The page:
- Created on Thursday, 03 May 2001 01:52
- Written by Staff
The response from Ty Acton and the 28 other Tingue Brown sales representatives who took part in the company's unique exchange program last year was so positive, that plans are underway to repeat the experience in 2001."I loved it," said Acton, who spent a week outside his home sales territory of south and central Florida visiting sales representative Mitchell Strauss in New Jersey. "It was great to meet guys who were in the laundry business but different socially and culturally.
The program, initiated by David Tingue, president and vp of sales and marketing, required all company sales reps to spend a week working one-on-one, alongside another rep in a different part of the country. The idea was to familiarize the company's technical reps and regional managers with nationwide operations. Although all Tingue representatives have substantial experience within the laundry industry, they may not have seen all of its' regional aspects. "A laundry is a laundry is a laundry, but everyone has a wide variety of accounts," explained
"It was great to meet guys who were in the laundry business but different socially and culturally.”
David Tingue. "What they are learning from each other is how they cover a territory, how they handle sales calls, how they handle installation services -they learn the tricks of the trade."
And despite some initial reservations, representatives were unanimous in expressing how worthwhile and valuable they found the exchange.
"I wished I had the opportunity to do this when I started with the company - it would have been a real jump start to my career," said Mark Kiernes. Kiernes, a 10-year veteran with a massive Pacific northwest territory, was hosted by Dottie Wyland in Texas. During his visit they covered installations and sales calls techniques. But Kiernes also learned a lot from just comparing notes with Wyland on structuring territories and dealing with day-to-day business.
Ty Acton's experience in New Jersey not only taught him different selling techniques but opened his eyes to a more competitive territory. "I think it prepared me better for the future in my own territory," he said.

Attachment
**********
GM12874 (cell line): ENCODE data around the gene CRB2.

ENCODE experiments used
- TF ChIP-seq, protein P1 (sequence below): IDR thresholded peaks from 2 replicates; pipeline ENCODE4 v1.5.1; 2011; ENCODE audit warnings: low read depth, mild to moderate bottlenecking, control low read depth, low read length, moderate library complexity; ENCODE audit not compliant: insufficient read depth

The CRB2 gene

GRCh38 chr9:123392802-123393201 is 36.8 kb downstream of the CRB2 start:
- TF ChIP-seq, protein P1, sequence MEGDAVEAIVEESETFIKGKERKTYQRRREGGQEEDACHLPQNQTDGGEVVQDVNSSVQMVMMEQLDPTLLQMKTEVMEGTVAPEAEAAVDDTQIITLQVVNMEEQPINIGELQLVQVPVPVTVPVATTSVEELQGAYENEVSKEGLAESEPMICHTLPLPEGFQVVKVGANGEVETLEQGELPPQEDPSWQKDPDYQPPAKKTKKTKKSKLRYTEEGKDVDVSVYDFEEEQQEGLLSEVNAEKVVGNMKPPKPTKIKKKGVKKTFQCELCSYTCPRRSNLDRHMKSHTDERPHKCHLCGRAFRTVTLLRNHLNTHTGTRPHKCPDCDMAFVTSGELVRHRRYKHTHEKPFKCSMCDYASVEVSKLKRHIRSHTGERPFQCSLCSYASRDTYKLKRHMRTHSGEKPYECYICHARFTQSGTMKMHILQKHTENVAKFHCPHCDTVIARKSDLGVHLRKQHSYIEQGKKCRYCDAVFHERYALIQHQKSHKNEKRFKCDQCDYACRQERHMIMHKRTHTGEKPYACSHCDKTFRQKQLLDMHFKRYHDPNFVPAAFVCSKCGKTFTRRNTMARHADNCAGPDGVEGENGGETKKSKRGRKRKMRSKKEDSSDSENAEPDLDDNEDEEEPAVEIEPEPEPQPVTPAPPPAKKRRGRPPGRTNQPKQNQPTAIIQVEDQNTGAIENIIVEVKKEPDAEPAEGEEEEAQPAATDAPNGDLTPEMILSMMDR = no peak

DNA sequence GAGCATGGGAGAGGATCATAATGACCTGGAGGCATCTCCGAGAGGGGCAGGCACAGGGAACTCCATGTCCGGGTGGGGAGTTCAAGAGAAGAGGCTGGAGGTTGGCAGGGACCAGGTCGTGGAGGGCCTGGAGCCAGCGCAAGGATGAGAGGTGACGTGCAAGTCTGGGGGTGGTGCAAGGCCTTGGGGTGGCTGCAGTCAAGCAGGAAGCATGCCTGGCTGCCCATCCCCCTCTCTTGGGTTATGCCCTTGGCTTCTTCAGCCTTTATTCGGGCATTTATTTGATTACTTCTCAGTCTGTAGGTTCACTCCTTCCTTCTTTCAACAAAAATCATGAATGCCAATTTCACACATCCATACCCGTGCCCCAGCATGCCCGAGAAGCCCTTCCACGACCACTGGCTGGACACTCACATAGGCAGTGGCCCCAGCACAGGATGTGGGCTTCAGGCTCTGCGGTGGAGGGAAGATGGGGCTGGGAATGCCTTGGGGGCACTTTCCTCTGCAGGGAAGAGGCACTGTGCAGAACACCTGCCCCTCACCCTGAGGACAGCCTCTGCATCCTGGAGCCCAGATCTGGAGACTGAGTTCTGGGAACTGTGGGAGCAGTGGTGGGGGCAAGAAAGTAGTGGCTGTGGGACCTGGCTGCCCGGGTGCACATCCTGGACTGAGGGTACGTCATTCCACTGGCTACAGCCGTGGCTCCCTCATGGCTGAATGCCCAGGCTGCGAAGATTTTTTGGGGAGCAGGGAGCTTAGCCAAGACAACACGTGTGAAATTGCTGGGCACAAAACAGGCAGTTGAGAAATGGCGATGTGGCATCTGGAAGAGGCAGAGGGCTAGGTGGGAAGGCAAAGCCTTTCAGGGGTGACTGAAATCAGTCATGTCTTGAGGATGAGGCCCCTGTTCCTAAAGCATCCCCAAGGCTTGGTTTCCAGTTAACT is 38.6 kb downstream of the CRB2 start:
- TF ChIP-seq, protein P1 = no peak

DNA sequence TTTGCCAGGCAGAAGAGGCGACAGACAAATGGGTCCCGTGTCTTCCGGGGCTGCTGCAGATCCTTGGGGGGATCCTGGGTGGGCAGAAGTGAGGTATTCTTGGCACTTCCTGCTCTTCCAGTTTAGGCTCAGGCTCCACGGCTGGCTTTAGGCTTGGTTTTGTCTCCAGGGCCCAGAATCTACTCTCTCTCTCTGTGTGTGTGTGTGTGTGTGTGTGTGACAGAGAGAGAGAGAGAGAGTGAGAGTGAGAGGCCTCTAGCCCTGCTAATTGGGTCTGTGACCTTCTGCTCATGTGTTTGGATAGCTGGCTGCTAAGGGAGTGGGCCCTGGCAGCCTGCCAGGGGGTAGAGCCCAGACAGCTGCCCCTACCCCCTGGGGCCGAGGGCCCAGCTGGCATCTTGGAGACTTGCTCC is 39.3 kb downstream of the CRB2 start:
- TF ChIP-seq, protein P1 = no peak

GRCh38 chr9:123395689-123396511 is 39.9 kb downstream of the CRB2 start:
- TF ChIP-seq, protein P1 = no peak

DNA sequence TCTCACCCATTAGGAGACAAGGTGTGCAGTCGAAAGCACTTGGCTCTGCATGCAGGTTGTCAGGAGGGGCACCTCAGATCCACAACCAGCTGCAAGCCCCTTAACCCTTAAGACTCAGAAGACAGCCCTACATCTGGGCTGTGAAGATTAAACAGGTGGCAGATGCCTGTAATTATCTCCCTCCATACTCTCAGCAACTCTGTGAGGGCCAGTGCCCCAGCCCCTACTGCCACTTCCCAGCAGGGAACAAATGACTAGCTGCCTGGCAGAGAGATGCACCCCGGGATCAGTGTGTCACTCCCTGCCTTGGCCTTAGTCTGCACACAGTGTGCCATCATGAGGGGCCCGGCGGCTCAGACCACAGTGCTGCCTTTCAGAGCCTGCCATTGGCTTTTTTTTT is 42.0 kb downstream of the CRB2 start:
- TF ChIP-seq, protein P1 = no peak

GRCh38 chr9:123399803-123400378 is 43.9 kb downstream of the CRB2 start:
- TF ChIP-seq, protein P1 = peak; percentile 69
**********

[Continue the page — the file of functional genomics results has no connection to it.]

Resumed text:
The program, which took place over the course of last year and covered the entire continental U.S., was developed in direct response to feedback received from company sales meetings, according to Tingue. "Overwhelmingly the guys said the best part was meeting the other sales guys from Tingue Brown and hearing what they do and how they help their customers out," said Tingue. "I figured, if we're going to spend money, let's do what they say they like."
A management administrative committee determines which region each rep will visit, but gives the individuals latitude to schedule just when the visits will occur.
David Tingue points out that right now a lot of the learning is intangible. "It's difficult to measure but then again if we were to spend money on sales meetings, it's also difficult to measure the results," he said. Reps seem to appreciate that intangibility as well as the chance to bond with others in the same field. "I've been doing this since there were bows and arrows and you can feel like you're all alone," said veteran Bill Webb whose sales territory is south Florida and the Caribbean. Webb relished the opportunity to share his hard won knowledge with a rookie from West Virginia and Ohio. When it came time for Webb to be hosted up in New York State, he found he wasn't so much of a veteran that he couldn't learn something new himself. "When you stop learning, that's when you get old," he said.
As far as David Tingue is concerned the program is an on-going project. "We definitely got feedback that it was positive so we'll continue," he said
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